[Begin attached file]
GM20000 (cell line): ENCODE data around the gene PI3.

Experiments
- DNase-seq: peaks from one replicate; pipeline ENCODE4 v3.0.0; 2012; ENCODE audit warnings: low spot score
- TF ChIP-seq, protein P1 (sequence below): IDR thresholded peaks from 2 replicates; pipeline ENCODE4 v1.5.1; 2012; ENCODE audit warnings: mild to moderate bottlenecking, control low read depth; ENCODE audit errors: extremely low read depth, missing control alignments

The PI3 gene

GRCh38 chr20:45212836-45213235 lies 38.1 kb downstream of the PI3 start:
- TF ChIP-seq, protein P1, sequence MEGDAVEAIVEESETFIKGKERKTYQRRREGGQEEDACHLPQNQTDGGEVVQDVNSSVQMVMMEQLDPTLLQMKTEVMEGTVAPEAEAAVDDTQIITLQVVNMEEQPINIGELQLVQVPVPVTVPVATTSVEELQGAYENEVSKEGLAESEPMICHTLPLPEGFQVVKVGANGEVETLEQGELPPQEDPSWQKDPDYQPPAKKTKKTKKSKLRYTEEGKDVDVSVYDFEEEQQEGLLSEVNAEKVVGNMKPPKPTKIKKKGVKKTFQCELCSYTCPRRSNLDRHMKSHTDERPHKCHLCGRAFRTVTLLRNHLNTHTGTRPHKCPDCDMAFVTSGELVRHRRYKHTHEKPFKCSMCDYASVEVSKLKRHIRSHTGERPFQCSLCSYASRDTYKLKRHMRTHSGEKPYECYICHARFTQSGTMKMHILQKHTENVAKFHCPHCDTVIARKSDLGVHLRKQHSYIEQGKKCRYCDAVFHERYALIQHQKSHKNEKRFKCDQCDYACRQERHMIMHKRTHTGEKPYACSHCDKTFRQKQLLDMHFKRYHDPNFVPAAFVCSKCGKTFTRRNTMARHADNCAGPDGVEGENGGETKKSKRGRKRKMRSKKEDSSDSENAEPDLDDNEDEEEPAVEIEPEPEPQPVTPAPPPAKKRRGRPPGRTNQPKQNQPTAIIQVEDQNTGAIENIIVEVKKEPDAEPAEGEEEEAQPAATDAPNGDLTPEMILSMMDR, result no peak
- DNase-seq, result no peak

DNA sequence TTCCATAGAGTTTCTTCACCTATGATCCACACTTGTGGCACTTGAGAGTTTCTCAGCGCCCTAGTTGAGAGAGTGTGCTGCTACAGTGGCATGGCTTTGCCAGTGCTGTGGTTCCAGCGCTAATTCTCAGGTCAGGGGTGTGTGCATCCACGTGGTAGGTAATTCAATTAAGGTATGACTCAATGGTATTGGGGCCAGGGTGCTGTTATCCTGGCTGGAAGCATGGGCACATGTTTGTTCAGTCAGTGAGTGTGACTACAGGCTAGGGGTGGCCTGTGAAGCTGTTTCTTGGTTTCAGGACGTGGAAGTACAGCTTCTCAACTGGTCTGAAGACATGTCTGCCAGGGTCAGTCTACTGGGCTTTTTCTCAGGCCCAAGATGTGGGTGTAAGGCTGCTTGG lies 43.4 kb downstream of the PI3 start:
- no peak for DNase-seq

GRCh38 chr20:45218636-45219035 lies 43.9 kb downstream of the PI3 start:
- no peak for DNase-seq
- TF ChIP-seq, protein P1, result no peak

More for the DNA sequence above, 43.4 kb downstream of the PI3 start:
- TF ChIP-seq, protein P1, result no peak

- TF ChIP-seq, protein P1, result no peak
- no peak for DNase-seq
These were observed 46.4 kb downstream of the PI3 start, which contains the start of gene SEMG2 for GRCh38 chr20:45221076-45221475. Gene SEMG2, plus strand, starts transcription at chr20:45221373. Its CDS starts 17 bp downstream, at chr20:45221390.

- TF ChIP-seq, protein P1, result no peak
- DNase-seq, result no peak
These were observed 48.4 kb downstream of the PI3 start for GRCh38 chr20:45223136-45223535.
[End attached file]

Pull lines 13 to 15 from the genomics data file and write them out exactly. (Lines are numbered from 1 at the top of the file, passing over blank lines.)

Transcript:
- TF ChIP-seq, protein P1, result no peak

More for the DNA sequence above, 43.4 kb downstream of the PI3 start:
- TF ChIP-seq, protein P1, result no peak